CHESTERFIELD, Va. – Virginia National Guard aviation crews and Chesterfield County Fire and Emergency Medical Services Scuba Rescue Team members trained on rescue hoist operations June 8-10.
The VNG aviators and Chesterfield rescue crews make up the Virginia Helicopter Aquatic Rescue Team, providing rotary-wing rescue hoist capabilities for aerial evacuations. The VNG and Chesterfield County have sharpened their skills for years during quarterly training exercises.
HART practiced confined space rescue hoists from car rooftops and buildings at the Chesterfield Public Safety Training Center during the June training.
On the final day of the exercise, VNG aviators flew their specially outfitted UH-60 Black Hawk over a multistory concrete building used to train Chesterfield firefighters. The team practiced rescue hoists from balconies and parapets, requiring precise placement of a Scuba Rescue Team member to reach a survivor, harness them in, and lift them to safety.
"Periodically, we get the opportunity, when Chesterfield's training site isn't being used, to use the tower assembly," said Chief Warrant Officer 4 Shane Leipertz, one of HART's pilots and the standardization pilot for the Virginia Army National Guard. "This creates a real dynamic for the crew, with much more of a sense of realism and urgency. The more of that we can do obviously, the more prepared we're going to be."
Chesterfield firefighter Justin Bennett, the HART training officer, said working in elevated, confined spaces presents unique challenges.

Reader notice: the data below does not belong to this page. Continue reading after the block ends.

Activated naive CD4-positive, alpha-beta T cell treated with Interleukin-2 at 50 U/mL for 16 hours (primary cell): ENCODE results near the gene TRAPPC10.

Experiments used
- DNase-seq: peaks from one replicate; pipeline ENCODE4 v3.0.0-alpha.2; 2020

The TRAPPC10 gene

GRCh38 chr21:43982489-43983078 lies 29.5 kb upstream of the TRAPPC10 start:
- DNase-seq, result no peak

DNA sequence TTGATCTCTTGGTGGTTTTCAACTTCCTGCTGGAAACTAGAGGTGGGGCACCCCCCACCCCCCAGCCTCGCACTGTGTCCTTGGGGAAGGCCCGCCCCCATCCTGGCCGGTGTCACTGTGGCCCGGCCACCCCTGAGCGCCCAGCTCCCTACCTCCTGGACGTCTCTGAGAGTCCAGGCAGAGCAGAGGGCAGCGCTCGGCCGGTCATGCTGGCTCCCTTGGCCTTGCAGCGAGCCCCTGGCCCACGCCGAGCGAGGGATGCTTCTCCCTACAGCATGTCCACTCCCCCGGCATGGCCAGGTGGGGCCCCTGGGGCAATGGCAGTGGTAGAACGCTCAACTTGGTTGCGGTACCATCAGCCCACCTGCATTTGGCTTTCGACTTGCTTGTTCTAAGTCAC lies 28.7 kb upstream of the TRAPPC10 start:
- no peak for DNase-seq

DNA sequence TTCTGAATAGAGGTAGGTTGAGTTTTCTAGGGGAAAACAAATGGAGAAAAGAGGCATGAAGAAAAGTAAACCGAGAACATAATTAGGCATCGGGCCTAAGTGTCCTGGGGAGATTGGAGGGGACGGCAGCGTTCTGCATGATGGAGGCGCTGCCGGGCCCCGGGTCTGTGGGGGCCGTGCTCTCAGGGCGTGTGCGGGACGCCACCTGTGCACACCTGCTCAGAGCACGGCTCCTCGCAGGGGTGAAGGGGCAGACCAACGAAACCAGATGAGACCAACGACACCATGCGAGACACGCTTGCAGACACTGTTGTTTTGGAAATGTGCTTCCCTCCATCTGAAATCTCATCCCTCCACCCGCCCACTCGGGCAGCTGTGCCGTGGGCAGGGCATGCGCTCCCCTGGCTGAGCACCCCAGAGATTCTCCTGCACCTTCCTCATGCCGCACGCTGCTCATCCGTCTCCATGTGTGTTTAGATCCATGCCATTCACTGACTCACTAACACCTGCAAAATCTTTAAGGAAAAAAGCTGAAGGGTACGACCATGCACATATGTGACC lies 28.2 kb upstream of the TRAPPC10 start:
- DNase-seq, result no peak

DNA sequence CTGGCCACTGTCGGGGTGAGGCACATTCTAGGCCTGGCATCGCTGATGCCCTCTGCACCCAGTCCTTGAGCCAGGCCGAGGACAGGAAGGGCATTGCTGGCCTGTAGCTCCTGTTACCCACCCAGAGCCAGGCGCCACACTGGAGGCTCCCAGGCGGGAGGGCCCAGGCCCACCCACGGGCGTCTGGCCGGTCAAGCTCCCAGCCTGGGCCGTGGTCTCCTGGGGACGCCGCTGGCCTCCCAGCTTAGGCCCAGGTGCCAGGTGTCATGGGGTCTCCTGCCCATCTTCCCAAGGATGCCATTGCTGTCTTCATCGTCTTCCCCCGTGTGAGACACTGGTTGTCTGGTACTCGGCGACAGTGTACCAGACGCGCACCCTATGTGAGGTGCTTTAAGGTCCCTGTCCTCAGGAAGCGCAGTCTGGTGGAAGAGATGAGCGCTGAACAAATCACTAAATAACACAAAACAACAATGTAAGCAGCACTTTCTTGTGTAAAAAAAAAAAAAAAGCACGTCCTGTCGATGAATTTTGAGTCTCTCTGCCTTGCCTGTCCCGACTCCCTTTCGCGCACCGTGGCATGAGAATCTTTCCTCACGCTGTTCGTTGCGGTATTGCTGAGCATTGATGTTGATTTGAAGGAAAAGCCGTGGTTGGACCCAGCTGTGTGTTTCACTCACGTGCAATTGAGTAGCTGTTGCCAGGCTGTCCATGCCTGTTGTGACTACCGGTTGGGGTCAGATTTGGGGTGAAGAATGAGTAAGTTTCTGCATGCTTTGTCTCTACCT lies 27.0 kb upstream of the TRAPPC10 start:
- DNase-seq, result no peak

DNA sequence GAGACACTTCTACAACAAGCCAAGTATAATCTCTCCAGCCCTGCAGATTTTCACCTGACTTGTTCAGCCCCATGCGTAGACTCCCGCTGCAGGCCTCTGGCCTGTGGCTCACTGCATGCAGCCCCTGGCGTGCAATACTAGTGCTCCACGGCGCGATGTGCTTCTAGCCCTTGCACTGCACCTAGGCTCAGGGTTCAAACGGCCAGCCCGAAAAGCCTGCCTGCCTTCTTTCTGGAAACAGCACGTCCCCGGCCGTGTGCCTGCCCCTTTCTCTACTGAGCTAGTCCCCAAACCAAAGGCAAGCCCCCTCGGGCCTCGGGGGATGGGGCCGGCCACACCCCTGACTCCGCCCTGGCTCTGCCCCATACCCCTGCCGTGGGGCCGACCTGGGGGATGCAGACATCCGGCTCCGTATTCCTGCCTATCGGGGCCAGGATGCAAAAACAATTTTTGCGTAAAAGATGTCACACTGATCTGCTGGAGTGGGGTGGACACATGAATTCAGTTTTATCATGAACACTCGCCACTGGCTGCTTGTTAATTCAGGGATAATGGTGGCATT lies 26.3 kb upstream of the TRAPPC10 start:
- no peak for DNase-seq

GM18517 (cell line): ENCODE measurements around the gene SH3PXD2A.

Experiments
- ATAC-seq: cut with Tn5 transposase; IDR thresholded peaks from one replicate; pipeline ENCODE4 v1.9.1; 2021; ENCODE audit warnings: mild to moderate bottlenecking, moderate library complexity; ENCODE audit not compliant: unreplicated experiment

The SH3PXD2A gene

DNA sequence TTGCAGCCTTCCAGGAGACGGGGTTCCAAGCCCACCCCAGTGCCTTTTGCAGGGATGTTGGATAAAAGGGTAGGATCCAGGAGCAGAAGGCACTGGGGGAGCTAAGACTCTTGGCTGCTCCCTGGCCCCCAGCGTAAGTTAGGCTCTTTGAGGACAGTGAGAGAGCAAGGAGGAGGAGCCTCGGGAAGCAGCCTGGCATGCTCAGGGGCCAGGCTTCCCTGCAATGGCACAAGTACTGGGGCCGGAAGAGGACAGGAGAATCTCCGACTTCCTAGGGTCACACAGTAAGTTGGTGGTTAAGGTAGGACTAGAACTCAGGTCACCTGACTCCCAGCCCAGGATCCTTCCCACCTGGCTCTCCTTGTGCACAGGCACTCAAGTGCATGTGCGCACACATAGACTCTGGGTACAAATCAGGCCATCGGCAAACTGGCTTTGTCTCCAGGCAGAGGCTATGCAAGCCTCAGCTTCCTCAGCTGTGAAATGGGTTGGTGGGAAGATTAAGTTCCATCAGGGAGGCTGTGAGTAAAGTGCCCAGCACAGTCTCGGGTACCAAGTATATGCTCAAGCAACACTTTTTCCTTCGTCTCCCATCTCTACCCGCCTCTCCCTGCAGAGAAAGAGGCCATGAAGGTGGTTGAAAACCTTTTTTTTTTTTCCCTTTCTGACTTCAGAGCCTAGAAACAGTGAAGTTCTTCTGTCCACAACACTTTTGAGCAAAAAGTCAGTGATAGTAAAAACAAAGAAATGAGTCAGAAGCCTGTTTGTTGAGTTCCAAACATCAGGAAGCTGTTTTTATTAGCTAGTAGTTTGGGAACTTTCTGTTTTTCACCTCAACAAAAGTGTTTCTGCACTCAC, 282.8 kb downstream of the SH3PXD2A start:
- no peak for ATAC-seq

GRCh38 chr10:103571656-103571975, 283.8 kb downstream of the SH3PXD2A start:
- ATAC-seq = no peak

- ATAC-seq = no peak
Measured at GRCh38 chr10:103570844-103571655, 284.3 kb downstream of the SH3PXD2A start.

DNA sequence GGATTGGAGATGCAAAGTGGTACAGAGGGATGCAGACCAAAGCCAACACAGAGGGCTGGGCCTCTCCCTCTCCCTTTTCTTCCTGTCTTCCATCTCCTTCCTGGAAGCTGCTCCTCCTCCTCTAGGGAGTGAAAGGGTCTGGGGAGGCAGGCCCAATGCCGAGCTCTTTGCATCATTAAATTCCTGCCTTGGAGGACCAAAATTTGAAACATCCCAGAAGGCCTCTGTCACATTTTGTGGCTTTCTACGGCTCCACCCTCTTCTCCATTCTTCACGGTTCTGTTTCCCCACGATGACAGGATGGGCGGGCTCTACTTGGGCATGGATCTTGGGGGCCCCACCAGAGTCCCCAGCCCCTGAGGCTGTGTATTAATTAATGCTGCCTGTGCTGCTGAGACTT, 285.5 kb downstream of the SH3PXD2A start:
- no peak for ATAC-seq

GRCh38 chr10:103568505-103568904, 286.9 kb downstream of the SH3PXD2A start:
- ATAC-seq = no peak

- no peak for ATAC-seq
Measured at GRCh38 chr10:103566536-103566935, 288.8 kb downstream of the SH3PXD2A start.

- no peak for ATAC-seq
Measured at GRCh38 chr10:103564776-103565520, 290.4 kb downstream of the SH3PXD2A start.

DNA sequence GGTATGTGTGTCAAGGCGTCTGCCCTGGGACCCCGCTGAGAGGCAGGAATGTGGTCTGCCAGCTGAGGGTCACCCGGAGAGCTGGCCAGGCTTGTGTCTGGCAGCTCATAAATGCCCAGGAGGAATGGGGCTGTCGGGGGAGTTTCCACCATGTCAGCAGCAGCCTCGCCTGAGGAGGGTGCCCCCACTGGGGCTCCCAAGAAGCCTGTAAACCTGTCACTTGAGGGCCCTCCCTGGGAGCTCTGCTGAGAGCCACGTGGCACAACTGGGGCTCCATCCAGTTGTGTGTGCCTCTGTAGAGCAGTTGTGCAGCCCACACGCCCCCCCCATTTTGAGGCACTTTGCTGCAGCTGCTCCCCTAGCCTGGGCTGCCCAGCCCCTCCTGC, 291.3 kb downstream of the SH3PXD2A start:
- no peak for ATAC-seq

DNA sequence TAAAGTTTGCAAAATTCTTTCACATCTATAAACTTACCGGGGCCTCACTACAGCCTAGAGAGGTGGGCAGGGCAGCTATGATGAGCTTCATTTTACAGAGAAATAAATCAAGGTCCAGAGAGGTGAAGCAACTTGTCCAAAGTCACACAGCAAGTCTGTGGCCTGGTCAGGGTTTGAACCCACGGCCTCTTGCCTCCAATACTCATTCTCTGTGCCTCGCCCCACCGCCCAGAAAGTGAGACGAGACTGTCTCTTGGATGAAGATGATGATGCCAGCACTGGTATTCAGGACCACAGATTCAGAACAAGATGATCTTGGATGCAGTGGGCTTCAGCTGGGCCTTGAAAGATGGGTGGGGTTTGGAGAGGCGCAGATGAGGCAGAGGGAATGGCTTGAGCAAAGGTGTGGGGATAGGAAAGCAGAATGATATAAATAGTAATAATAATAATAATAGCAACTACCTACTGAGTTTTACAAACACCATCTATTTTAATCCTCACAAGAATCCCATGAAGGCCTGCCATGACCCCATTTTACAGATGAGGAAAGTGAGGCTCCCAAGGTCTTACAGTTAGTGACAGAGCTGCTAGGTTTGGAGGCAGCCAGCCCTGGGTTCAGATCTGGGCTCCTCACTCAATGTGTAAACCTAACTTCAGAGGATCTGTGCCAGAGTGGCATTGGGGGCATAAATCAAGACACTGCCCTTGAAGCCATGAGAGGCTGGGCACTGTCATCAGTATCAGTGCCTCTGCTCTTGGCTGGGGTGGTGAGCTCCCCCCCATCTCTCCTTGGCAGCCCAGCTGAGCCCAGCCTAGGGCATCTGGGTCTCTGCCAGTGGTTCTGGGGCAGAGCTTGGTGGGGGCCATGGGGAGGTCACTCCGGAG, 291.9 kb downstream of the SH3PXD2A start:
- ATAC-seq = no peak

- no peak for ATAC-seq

"We're using a balcony as a more confined space. It's challenging; it's something different than an open field," said Bennett. "When you start getting into more elevated positions of confined space, it makes it challenging for everybody. It's challenging for the technicians going down the hoist and for the pilots as far as reference points and hovering goes. But, it's no problem. We do the same thing whether it's up high or down low. We do the same process each time."
The partnership the two organizations have built over 10 years is a solid one, Bennett said.
"It started in 2011 just talking with each other and it developed from that. We started out doing hoists with the Lakotas with minimal gear. It started small," said Bennett. "Now, it's just amazing, the crew coordinations that take place inside the aircraft. It's second to none. I know what the crew chief is going to do. He knows what I'm going to do. As civilians with the fire department, technicians riding with the Guard, it's amazing how far it's come."
Leipertz said that partnership is especially vital in planning for hurricane response.
"We're a coastal state. We need to pay particular attention to the Hampton Roads areas in terms of our preparation, and working with our partners around the state and with other states," said Leipertz.
The HART provides a unique capability to support the Virginia Department of Emergency Management during storms and floods, according to Bryan Saunders, the VDEM chief of Search and Rescue Programs.
"The HART program is an amazing addition to Virginia's response to those impacted by disasters," said Saunders. "Having these resources within Virginia not only gives us a faster response to the disaster but also provides valuable input as to the capabilities of other hoist-type rescue teams as they begin populating the roster in the Air Ops Branch."
That quick and skilled response capability is important with the onset of hurricane season, which officially began June 1, but Saunders said HART's capabilities are valuable year-round.
"HART, along with the United States Coast Guard, will provide some of the first responses to areas impacted by storms," said Saunders. "Obviously, as roads are not passable, and water rescue teams have not made it their response areas, HART stands a better chance of executing those rescues. As we build the relationship with the VANG, we hope that, in the future, HART will be a deployable asset on blue sky days, to assist in the everyday austere environment rescues that go on throughout Virginia."